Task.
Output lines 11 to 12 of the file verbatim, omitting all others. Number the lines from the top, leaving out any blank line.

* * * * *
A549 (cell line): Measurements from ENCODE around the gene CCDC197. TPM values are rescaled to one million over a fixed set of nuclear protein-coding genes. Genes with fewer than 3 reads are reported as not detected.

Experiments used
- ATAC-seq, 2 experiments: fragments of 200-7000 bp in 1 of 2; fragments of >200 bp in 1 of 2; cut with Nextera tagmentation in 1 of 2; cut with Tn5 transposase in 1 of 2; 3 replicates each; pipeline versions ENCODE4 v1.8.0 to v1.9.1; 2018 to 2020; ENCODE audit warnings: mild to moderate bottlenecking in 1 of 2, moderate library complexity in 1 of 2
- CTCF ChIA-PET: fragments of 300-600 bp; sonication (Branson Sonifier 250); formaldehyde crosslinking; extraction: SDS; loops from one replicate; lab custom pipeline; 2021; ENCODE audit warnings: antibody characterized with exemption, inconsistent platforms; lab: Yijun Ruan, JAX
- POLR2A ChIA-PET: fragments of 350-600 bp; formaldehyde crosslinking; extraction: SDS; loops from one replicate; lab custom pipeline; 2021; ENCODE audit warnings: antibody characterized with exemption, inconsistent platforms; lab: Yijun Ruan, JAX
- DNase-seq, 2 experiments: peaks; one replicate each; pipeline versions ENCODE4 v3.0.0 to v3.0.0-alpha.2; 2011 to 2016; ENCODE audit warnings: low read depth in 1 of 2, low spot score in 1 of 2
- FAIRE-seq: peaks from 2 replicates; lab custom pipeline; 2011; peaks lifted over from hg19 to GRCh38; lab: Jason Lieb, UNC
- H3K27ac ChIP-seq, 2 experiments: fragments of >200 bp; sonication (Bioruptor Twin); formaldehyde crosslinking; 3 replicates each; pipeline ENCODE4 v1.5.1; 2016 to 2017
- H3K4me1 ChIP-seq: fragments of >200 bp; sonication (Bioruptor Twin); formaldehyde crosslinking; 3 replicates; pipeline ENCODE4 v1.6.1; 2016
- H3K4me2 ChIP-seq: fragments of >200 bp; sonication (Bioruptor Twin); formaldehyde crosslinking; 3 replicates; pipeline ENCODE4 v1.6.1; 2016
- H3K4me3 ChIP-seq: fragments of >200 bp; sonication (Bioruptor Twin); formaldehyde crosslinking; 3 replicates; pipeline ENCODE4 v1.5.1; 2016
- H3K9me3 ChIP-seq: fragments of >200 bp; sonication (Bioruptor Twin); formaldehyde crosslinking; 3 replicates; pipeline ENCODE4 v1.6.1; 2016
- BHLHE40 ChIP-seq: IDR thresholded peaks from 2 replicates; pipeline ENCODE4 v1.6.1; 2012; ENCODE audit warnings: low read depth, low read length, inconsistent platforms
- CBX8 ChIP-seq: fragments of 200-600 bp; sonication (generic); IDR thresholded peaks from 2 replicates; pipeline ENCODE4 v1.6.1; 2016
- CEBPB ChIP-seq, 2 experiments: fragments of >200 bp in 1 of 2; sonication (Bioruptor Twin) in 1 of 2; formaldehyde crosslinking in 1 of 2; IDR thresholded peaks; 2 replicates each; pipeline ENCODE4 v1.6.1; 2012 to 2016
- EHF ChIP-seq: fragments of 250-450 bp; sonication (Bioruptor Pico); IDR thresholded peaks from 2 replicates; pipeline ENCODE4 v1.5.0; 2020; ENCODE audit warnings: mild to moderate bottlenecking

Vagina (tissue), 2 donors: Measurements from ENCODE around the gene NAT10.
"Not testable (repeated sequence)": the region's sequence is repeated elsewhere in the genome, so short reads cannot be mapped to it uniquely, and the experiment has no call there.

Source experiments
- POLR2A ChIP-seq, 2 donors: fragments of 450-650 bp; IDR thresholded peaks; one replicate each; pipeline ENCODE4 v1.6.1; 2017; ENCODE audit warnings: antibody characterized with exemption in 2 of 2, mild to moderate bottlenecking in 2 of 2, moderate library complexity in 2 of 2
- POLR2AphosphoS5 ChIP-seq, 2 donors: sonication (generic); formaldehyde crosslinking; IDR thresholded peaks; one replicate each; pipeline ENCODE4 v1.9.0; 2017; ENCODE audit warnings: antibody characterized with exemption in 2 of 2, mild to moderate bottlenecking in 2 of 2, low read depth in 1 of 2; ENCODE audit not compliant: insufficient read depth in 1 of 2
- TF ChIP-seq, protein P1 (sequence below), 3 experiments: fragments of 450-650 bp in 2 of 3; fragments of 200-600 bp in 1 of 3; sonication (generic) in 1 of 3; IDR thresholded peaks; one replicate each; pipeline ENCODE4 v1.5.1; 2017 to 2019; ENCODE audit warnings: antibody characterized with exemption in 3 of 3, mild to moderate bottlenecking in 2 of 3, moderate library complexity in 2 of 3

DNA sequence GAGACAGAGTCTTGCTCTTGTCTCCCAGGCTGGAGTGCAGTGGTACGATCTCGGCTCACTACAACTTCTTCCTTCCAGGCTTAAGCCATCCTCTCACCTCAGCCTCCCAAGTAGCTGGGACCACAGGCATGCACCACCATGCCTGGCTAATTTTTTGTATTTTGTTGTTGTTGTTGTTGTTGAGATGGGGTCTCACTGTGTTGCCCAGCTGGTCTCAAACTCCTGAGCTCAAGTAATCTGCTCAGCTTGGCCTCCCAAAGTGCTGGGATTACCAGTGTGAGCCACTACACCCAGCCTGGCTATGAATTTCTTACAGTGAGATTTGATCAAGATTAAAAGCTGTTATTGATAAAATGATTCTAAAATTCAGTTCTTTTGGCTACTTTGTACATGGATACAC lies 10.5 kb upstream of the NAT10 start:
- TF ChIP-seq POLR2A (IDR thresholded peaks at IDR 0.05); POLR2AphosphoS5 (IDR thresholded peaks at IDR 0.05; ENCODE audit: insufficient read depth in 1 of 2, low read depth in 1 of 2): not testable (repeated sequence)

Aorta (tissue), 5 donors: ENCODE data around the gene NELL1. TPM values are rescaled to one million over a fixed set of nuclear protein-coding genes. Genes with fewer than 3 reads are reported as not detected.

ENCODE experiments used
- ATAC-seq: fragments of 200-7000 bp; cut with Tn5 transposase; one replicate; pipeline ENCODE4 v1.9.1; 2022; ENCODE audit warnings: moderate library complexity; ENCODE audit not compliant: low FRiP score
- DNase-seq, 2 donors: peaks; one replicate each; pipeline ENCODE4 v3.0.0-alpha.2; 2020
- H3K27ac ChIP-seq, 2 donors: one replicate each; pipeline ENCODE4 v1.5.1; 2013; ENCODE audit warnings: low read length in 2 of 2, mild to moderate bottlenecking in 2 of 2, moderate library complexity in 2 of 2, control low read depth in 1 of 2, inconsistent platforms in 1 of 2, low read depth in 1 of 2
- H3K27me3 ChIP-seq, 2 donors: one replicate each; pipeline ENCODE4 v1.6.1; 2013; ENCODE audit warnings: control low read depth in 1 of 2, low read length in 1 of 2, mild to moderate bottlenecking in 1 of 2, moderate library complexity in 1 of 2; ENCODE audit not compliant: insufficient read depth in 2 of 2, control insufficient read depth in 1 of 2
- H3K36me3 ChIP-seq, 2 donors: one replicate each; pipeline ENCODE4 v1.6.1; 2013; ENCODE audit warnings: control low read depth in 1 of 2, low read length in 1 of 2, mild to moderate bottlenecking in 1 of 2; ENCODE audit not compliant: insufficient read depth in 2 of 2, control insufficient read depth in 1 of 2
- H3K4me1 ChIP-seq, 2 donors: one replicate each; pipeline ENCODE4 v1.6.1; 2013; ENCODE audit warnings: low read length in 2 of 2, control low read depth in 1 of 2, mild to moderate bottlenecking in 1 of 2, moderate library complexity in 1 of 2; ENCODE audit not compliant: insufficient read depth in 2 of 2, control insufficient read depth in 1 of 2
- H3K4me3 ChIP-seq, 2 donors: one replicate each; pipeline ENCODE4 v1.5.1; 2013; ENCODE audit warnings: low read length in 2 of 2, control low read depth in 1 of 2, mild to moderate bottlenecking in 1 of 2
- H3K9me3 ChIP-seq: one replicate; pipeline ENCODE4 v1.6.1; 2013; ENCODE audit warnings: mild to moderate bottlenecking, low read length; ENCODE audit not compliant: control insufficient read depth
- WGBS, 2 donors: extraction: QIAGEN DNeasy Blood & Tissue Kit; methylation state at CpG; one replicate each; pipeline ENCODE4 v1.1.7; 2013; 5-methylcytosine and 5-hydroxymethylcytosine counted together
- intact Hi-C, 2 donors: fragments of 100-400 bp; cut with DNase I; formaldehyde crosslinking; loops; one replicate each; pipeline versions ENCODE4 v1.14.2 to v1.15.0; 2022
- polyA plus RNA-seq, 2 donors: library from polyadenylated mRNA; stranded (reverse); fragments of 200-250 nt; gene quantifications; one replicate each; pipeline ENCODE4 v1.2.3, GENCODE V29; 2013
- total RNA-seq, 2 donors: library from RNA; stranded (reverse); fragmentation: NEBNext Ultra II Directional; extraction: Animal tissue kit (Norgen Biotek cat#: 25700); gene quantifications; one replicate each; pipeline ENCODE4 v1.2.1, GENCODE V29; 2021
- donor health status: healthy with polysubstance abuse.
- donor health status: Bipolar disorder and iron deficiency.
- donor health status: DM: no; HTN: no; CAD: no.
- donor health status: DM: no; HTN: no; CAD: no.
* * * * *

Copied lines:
- H3K4me3 ChIP-seq: fragments of >200 bp; sonication (Bioruptor Twin); formaldehyde crosslinking; 3 replicates; pipeline ENCODE4 v1.5.1; 2016
- H3K9me3 ChIP-seq: fragments of >200 bp; sonication (Bioruptor Twin); formaldehyde crosslinking; 3 replicates; pipeline ENCODE4 v1.6.1; 2016